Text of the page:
Conditions to be kept in the mind are different types of E. coli and the Shigella enteric infections in acute presentation and tuberculosis in subacute or chronic presentation. Antibody detection at the end of 1 week of invasive amoebiasis, indirect hemagglutination assay (IHA) and enzyme-linked immuno-sorbent assay (ELISA) are diagnostic. Polymerase chain reaction (PCR) in advanced centers is confirmatory.


Asymptomatic cyst shredders, need/should not be treated–WHO guidelines.

Combination therapy with luminal and tissue amoebicides is highly recommended. Introduction of nitroimidazole derivatives has revolutionized the treatment of amoebiasis. Usage of cardiotoxic emetine and the relatively less toxic dehydroemetine are now of historical interest.
Though metronidazole and other derivatives are highly toxic to the vegetative forms and to a lesser extent the cysts, a course of luminal amoebicides is recommended for complete cure.

Tissue Amoebicides

  • Metronidazole: 500 mg IV 8th hourly. For 7–10 days for extraintestinal amoebiasis.400 mg thrice daily orally for 7–10 days (40–60 mg/kg body weight in children)
  • Tinidazole: 2 g as single dose for 2–3 days. 300 mg twice daily orally for 7 days (50–60 mg/kg body weight in children)
  • Ornidazole: 1.5 g once daily for 3 days. 500 mg twice daily orally for 7–10 days (40 mg/kg body weight in children)
  • Secnidazole: 2 g as single dose
  • Nitazoxanide: 500 mg twice daily for 3 days (age above 12 years), 200 mg twice daily for 3 days (4–11 years) or 100 mg. Twice daily (1–3 years)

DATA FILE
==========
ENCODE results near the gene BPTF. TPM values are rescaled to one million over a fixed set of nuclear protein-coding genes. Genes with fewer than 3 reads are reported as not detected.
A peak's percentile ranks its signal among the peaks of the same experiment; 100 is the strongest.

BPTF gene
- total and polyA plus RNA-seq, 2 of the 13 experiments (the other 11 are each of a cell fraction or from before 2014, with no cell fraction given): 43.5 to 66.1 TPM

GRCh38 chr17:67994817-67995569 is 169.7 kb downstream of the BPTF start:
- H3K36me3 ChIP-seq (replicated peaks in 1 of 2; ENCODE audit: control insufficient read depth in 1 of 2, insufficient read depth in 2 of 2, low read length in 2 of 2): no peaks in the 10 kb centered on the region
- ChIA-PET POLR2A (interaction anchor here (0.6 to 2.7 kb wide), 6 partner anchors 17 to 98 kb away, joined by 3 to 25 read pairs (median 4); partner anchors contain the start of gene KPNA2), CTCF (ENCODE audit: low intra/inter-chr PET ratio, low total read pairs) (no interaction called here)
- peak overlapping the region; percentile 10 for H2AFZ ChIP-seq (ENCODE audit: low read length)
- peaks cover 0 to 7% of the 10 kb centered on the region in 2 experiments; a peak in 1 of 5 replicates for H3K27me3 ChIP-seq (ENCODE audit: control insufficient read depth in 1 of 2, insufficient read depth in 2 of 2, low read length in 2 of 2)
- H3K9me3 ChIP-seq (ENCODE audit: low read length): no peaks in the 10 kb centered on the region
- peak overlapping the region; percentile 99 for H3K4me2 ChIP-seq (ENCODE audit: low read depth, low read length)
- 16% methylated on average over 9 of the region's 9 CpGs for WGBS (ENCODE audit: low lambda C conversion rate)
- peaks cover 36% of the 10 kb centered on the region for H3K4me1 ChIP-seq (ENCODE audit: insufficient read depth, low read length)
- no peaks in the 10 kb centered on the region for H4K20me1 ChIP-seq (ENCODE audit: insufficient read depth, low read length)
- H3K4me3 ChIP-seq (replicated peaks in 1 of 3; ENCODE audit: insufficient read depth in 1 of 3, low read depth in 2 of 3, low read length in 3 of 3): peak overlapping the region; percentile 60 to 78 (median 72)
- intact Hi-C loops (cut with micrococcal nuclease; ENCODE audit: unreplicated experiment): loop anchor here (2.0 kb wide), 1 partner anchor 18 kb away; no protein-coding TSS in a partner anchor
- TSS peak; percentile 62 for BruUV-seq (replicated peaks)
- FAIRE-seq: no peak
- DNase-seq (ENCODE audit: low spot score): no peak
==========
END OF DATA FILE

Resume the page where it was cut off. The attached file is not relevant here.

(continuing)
• Chloroquine: 300 mg twice daily followed by 300 mg daily for 21 days as an adjunct to metronidazole.

Luminal Amoebicides

These are recommended to prevent relapses following the course of tissue amoebicides:

  • Diloxanide furoate: 500 mg thrice daily for 10 days (20 mg/kg body weight in children)
  • Quinodocholor: 500 mg twice daily for 10 days
  • Iodochlorhydroxyquin: 500 mg twice daily for 10 days
  • Paromomycin: 30 mg/kg body weight thrice daily for 7 days (25 mg/kg body weight in children).


Surgical drainage of hepatic abscess is not mandatory, though some authorities advocate to speed up the recovery process and to bring down the systemic manifestations. This is restricted to large abscess with imminent danger of rupture and to those in the left lobe of liver and on the undersurface of liver. Closure of the cavity takes weeks to months. Rupture in to pleura needs to be drained. Rupture in to the pericardial cavity needs emergency drainage in view of the danger of cardiac tamponade.

Contraindications of amoebic drugs

Metronidazole and tinidazole are contraindicated to people who have taken alcohol. To reduce the development of drug resistant bacteria and maintain the effectiveness of flagyl (metronidazole) and other antibacterial drugs. Metronidazole should be used only to treat or prevent infections that are proven or strongly suspected to be caused by bacteria. Metronidazole has shown to be carnigenic

in mice and rats. unnecessary use of drug should be avoided.

Side effects and adverse effects of amoebic drugs 

  • Stomach pain, diarrhea
  • dizziness, loss of balance
  • vaginal itching and discharge
  • dry mouth or unpleasant metallic taste
  • cough, sneezing, runny or stuffy nose
  • swollen or sore tongue
  • anorexia,constipation
  • headache, 

uncomfortable side effects

  • fevers
  • pain with urination mouth sores
  • tingling or pickling sensations that may become permanent
  • brain disease
  • seizures

serious side effects but unlikely to occur

  • unsteadness
  • seizures
  • mood changes
  • numbness